Whether you’re a professional developer or a regular WordPress user, chances are you already heard about WordPress child themes and might be wondering what all the fuss is about. Even though they might sound intimidating at first, using WordPress child themes can actually be fun once you learn the ins and outs of it!
What Are WordPress Child Themes?
Before we get into the nitty-gritty details of why you should be using WordPress child themes, let’s first get things straight and see what child themes are. A child theme is essentially a theme that inherits files and functionalities of another theme, also know as the parent theme. At its most simplest form, a child theme includes just a style.css file, but they can also include other files, such as functions.php, or even images and folders.
What Are The Benefits Of Using WordPress Child Themes?
Why not simply customize the original, parent theme? The answer is quite simple! WordPress themes, particularly the premium ones, get updates almost on a regular basis. And each time you update the theme you’re using for your website, all your custom settings will disappear. This is where using WordPress child themes comes really handy. All your customizations will be neatly tucked away in a separate file and ready to be used with the updated version of the parent theme.
How To Create A WordPress Child Theme
Creating WordPress child themes is incredibly easy – all you really have to do is create one new folder and a new CSS file, and you’re good to go. So, inside your theme folder, create a new folder: for example, if you were creating a child theme for our Brander theme, you’d create a folder called brander-child inside the theme folder, and a style.css file inside the child folder. Then, simply copy the contents of the original style.css file into the new one and start customizing it.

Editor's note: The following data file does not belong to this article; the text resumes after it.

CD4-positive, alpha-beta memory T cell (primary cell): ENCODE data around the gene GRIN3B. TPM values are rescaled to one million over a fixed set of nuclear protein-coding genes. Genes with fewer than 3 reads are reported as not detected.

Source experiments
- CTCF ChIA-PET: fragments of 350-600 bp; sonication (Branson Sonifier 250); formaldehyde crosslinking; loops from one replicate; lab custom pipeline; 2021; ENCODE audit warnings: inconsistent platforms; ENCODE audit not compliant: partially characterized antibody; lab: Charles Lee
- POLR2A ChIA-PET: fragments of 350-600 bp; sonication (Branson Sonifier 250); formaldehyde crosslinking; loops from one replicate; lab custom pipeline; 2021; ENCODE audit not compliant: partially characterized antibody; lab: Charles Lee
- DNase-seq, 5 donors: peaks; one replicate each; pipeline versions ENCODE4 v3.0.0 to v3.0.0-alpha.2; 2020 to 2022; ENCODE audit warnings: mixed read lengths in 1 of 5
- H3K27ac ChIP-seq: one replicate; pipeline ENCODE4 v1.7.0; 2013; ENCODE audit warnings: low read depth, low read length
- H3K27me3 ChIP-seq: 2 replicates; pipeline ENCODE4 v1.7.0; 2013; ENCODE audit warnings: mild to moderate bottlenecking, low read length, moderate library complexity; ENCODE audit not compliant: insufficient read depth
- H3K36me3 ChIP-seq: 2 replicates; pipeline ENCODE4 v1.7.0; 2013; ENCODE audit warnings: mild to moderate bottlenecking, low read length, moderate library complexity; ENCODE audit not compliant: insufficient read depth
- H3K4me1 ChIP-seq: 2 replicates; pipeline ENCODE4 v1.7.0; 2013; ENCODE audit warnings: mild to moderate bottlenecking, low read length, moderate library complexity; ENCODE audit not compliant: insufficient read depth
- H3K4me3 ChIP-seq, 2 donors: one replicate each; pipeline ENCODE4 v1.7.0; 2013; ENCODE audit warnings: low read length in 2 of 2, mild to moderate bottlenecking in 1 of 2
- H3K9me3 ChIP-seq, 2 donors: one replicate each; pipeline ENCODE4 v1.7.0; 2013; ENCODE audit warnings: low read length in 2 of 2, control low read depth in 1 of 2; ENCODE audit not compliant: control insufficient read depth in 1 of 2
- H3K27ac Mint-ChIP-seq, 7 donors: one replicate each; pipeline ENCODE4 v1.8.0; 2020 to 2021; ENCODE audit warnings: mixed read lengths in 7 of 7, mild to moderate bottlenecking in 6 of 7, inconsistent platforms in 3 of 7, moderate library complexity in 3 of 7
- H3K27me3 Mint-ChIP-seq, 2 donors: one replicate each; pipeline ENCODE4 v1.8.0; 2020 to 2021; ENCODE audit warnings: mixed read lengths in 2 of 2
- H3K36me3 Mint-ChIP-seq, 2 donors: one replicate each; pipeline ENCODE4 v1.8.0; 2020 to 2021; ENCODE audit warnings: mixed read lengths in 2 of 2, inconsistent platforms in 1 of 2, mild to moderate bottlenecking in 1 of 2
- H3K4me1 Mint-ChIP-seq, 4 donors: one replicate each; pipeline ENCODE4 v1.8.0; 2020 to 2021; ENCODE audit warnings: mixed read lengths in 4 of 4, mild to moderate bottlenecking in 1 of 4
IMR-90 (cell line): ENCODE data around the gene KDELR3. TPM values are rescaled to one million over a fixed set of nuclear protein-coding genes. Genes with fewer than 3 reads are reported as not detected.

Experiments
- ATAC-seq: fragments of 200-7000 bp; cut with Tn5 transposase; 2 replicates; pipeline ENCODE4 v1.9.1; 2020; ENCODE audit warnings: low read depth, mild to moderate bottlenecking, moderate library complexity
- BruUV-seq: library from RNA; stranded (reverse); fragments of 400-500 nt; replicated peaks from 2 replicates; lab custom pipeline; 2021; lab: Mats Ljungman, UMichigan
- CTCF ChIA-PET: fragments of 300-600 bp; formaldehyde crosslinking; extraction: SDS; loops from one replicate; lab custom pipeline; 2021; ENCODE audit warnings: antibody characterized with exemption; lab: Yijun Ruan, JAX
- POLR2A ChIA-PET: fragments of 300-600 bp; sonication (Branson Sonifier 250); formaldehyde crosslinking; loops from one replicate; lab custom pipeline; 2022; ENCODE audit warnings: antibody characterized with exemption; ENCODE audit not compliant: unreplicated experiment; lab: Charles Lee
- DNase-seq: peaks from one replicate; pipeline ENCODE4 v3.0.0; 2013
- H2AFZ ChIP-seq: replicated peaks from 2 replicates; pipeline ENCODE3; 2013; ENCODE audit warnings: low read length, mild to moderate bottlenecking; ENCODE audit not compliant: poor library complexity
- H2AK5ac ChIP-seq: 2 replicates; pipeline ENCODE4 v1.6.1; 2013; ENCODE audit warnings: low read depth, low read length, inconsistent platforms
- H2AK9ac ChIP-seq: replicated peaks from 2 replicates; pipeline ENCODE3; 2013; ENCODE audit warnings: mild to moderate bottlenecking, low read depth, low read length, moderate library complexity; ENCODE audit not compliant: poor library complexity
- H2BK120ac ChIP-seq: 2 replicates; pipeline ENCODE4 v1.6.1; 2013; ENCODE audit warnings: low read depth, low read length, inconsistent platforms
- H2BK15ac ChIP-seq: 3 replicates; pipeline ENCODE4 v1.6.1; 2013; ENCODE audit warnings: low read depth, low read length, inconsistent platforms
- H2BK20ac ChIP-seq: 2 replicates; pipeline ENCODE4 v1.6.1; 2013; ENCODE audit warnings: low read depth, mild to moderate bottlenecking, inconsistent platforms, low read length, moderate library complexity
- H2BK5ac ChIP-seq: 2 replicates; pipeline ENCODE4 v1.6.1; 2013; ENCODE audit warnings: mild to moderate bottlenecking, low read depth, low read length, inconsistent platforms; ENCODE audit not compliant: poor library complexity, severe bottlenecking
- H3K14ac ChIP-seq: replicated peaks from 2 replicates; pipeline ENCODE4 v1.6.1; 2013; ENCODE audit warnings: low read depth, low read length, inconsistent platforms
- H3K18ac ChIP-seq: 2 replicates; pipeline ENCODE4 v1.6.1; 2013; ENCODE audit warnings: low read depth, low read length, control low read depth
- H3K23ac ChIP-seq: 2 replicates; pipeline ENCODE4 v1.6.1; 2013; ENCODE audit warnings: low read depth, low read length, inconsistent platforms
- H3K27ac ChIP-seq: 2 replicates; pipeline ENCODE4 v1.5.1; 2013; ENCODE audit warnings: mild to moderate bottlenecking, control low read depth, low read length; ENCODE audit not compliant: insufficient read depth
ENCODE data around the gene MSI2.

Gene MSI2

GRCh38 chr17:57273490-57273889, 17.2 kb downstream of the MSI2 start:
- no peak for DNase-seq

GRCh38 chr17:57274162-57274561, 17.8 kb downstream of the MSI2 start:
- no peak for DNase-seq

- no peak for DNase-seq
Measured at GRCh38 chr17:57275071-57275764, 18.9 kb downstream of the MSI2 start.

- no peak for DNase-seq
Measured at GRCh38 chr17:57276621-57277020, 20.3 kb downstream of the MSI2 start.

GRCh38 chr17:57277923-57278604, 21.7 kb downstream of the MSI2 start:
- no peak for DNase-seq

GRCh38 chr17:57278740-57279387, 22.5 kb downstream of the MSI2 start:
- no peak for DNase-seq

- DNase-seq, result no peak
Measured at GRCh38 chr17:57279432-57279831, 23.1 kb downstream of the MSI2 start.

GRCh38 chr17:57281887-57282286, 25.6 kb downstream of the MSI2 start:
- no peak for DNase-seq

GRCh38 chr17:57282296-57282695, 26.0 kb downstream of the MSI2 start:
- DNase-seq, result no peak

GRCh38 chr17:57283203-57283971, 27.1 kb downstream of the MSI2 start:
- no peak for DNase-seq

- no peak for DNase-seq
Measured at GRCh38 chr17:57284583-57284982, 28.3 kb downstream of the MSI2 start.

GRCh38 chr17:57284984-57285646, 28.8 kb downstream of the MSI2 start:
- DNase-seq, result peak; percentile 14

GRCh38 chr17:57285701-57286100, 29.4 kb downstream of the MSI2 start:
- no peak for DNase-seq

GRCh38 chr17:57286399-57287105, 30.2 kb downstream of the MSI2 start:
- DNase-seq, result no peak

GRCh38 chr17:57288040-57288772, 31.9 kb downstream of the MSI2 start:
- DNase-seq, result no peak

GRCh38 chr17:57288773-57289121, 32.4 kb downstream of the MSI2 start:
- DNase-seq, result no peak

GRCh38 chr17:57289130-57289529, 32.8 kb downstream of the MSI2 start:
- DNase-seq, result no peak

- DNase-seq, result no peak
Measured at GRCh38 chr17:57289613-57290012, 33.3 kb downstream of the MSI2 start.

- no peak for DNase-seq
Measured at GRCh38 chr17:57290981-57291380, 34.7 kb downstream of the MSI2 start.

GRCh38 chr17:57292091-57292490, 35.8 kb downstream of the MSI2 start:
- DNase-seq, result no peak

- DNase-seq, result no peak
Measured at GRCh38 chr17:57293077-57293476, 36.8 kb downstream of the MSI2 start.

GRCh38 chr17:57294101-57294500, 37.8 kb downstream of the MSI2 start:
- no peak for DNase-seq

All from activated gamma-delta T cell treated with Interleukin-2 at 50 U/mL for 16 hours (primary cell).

However, since you’ll be working in a new directory, image source links inside the copied CSS file will no longer work, but there’s a simple workaround. Simply include the following line inside the new CSS file
As of version 2.7, WordPress will look inside the child theme folder first, which means the files inside the child theme will override the original files inside the parent folder. And this goes for all file types, not just the style.css, so you can customize footer.php, header.php, or even functions.php.
There you have it – everything you need to know in order to start using WordPress child themes today and set up a truly unique website that perfectly matches your own style and preferences.